In preparation for Dr. Dorceta Taylor’s keynote address, students and faculty gathered in PAC 001 on Wednesday, Jan. 29 for a film screening and group discussion of the 2008 documentary “Trouble the Water” at 7:30 p.m. The film focuses on the racial, political, and socioeconomic issues unveiled in the aftermath of Hurricane Katrina, placing special emphasis on the tension-filled dialogue between citizens and their representatives in New Orleans. It was selected because of its pertinence to environmental justice, which will be a central theme of Taylor’s lecture.

The event is the first in a series of four with the goal of raising awareness of environmental injustices by showing those who suffer its repercussions directly and on a daily basis. It was organized by the University’s Student of Color (SOC) community in partnership with the Green Fund.

“There’s a lot of work going on behind the scenes between the folks that run the Green Fund and the different leaders of the various student of color communities,” said Vice President for Equity and Inclusion and Title IX Officer Antonio Farias. “The goal of that is [to say] let’s get together, let’s create some facilitation.”

The screening was open to the public with free admission, allowing any member of the community to come out and participate in an open conversation about the necessity of environmental justice. The current water crisis in the predominantly black city of Flint, Mich. is one example of the negative consequences of what is now known as environmental racism. The phenomenon exists when those of a lower socioeconomic status are forced to live in areas where air, water, and land pollution are rampant. It is often the case that such individuals are minority citizens.

Cassia Patel ’17, a Green Fund committee member, explained how the student groups selected this particular film for the screening, citing University Sustainability Director Jen Kleindienst as one of their influencers.

“We were brainstorming how to get the hype up for Dr. Taylor’s presentation,” Patel said. “Jen was really helpful, and she gave us a whole list of documentaries and movies… so we pretty much just read through and searched up trailers, and we all agreed pretty much unanimously that ‘Trouble the Water’ was very relevant.”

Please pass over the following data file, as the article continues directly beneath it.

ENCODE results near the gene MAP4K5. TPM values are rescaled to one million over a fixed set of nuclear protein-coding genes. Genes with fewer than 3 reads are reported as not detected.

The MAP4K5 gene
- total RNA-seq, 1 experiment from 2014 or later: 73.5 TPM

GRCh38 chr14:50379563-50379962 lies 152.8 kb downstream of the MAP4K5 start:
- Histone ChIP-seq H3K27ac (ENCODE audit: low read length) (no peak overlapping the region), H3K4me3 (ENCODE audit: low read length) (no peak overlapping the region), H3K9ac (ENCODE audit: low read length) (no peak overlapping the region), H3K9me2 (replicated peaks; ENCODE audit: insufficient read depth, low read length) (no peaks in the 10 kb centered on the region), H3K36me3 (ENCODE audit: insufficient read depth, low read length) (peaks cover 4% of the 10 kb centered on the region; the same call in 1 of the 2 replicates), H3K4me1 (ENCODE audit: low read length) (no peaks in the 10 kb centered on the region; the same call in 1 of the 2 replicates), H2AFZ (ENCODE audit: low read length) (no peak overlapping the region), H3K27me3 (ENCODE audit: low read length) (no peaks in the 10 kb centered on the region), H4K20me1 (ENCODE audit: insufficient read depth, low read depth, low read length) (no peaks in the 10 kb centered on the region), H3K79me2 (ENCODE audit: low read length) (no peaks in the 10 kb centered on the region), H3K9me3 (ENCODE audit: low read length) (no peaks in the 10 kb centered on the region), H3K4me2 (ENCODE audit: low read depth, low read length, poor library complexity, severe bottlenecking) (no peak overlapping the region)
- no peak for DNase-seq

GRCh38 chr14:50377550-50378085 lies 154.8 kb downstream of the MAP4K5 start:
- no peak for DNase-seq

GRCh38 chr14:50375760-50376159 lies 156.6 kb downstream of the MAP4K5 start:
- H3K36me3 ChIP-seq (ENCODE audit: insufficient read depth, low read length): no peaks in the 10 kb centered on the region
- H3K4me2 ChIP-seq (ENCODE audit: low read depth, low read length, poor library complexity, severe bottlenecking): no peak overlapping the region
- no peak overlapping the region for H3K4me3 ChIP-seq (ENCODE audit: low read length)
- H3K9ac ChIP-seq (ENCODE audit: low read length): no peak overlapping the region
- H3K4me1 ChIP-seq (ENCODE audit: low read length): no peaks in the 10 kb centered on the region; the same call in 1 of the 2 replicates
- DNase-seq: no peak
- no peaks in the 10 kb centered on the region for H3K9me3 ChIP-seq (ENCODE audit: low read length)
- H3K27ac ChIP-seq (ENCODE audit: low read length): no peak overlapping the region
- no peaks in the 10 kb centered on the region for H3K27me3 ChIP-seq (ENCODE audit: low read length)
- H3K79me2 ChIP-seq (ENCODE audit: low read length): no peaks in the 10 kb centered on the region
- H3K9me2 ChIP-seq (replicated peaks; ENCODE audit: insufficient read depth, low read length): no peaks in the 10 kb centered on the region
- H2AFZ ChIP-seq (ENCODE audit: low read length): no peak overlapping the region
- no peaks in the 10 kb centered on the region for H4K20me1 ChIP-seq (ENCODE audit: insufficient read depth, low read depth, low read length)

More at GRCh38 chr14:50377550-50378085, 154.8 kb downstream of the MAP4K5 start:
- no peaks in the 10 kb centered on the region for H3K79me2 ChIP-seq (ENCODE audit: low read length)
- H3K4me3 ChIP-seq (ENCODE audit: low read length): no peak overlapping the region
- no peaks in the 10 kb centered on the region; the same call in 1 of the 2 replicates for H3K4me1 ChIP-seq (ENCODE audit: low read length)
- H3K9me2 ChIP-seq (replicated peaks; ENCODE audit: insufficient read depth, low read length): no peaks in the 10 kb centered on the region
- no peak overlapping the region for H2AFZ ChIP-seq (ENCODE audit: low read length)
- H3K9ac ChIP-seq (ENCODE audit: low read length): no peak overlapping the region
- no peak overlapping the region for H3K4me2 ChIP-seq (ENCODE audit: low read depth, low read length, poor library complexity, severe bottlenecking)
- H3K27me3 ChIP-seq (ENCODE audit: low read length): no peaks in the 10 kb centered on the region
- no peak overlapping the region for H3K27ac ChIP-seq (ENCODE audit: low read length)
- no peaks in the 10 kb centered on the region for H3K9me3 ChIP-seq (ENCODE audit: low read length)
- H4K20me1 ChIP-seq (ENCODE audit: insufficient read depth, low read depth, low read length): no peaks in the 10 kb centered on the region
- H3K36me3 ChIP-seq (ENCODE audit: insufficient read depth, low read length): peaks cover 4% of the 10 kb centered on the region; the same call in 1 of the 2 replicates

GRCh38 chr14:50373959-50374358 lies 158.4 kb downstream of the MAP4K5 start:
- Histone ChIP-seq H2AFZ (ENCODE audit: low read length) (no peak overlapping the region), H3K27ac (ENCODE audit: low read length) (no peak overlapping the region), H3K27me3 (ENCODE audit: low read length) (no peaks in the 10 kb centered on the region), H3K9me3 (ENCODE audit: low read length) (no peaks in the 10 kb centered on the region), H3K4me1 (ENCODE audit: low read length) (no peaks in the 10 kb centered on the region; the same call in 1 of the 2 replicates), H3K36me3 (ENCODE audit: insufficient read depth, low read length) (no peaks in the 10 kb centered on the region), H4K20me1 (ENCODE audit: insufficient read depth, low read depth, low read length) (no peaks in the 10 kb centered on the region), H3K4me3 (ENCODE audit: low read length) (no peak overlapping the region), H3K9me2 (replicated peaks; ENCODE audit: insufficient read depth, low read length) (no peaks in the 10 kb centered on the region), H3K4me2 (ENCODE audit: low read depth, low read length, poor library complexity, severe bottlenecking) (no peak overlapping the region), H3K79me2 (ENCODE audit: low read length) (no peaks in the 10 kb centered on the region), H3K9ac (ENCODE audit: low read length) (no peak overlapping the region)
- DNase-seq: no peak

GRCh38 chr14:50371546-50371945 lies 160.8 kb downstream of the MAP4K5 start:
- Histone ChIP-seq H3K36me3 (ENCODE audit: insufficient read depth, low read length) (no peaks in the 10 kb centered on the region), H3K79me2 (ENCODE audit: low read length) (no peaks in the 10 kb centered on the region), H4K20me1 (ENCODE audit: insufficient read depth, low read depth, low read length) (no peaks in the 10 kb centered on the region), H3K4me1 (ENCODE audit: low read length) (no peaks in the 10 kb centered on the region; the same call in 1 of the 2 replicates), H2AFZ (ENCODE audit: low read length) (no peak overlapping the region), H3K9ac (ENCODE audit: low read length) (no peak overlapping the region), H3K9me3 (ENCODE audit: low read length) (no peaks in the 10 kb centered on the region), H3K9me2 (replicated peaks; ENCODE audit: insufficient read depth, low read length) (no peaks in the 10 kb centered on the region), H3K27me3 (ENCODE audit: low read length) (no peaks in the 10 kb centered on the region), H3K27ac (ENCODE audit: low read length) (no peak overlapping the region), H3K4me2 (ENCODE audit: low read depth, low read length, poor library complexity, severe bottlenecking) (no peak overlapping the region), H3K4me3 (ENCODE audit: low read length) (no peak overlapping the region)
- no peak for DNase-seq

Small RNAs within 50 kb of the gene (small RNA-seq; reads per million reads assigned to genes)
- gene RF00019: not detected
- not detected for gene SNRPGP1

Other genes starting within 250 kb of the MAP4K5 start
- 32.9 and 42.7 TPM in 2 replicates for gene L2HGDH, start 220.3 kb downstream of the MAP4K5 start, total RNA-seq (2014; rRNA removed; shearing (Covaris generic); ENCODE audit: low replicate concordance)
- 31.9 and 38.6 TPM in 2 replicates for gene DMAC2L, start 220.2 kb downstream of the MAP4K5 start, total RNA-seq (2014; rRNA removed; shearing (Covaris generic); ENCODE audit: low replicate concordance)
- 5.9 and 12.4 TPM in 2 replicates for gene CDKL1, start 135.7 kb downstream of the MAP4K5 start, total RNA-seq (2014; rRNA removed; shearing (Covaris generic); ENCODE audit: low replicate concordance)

Hailey Broughton-Jones ’18, an Ujamaa member and a Dwight Greene Intern for the Office of Equity and Inclusion, spoke about how Hurricane Katrina as discussed in the documentary highlights discrimination against blacks in the wake of a natural disaster.

“For me, the point [in the film] where you have Bush in his speech saying, ‘We’re doing a great job, FEMA is on top of it, and we’re doing relief’… that strikes a chord,” Broughton-Jones said. “You have that narrative running parallel to the experience of many poor individuals, who are mostly poor black individuals.”

Patel added how the film increased her awareness of governmental neglect of minorities and its lack of efficiency in relief efforts following an environmental catastrophe.

“I think personally I’ve been a bit more sheltered from how this government completely fails its citizens… but this documentary really surprised and shocked me,” Patel said. “I couldn’t imagine calling an emergency service line and being told no. I couldn’t imagine people going to a U.S. navy base—an empty one—and [having guns pointed at them.]”

Patel also went in-depth with respect to environmental racism as it pertained to the documentary, while alluding to its continuing relevance today.

“From an environmental perspective, looking at the geography [of New Orleans], you wouldn’t put houses there,” Patel said. “These are the wetlands, this is a buffer zone, this is where floods come… this is a space that’s supposed to block the impact of anything coming overseas from the rest of the ecosystem. So if people hadn’t built there, that could have avoided a huge disaster.”

Broughton-Jones wanted attendees to leave the screening with a new perspective of the issues represented in “Trouble the Water,” perhaps allowing viewers to have a better understanding of the topics that Taylor will cover in her lecture.

“Your initial response to a catastrophe should be self-reflection,” Broughton-Jones said. “[The question is] how can I shift my daily experience to address the system of oppression, because it starts there. We’re all talking about these mass incarcerations and environmental racism and who’s been poisoned, and it seems so big and overwhelming, and people think it’s too much. You read your articles, trying to be a learned scholar… but you don’t apply that analysis internally. That’s what drives me crazy.”

At the end, the event organizers recruited more students supporting Wesleyan’s environmental and SOC communities to participate in a Thursday evening workshop with Taylor in Beckham Hall. On Friday, select students will convene for a lunchtime strategizing event to brainstorm goals for the future of environmentalism and social justice.

Taylor’s keynote address “Different Shades of Green” will be held Friday, Jan. 28 at 4:15 p.m. in the Memorial Chapel. Tickets are free but limited and can be picked up at the University Box Office in Usdan.

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